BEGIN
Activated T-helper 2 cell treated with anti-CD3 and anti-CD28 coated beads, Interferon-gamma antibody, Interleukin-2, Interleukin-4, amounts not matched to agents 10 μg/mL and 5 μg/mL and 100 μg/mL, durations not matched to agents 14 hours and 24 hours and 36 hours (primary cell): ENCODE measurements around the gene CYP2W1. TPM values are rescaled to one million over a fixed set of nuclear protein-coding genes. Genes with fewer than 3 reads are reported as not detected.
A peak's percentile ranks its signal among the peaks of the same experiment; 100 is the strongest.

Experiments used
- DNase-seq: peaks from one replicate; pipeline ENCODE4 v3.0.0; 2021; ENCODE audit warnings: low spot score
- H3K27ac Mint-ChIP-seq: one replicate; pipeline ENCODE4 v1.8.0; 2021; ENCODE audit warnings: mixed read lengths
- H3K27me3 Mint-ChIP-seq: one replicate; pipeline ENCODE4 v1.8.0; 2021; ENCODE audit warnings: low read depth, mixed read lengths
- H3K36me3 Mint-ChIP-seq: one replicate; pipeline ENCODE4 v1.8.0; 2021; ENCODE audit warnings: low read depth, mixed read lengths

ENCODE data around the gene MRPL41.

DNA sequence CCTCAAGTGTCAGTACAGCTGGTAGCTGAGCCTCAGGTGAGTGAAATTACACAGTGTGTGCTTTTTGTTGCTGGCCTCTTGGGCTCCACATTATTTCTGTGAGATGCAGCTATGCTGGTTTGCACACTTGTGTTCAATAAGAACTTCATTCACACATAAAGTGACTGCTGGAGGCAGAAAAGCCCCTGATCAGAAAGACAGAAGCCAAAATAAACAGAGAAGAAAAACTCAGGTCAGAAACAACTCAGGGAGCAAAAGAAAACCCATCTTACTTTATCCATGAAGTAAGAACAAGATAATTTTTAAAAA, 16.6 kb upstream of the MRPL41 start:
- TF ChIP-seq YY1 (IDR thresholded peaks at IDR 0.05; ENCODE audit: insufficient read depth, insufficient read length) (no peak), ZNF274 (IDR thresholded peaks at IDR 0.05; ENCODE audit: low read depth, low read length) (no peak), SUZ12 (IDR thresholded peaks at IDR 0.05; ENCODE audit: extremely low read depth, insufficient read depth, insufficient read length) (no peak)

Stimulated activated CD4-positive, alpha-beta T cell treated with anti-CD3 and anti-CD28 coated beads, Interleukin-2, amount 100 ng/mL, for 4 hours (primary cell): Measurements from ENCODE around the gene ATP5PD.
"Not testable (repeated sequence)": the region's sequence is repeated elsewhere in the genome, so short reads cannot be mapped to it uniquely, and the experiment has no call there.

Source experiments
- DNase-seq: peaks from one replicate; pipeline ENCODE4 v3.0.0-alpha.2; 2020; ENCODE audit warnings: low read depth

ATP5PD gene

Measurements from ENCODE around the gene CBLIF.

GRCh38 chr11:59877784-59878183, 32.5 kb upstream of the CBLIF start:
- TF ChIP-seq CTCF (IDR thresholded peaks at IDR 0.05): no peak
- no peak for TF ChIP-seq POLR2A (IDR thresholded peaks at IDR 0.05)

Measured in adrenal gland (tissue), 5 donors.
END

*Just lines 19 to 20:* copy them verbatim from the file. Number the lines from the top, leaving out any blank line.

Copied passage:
- no peak for TF ChIP-seq POLR2A (IDR thresholded peaks at IDR 0.05)

Measured in adrenal gland (tissue), 5 donors.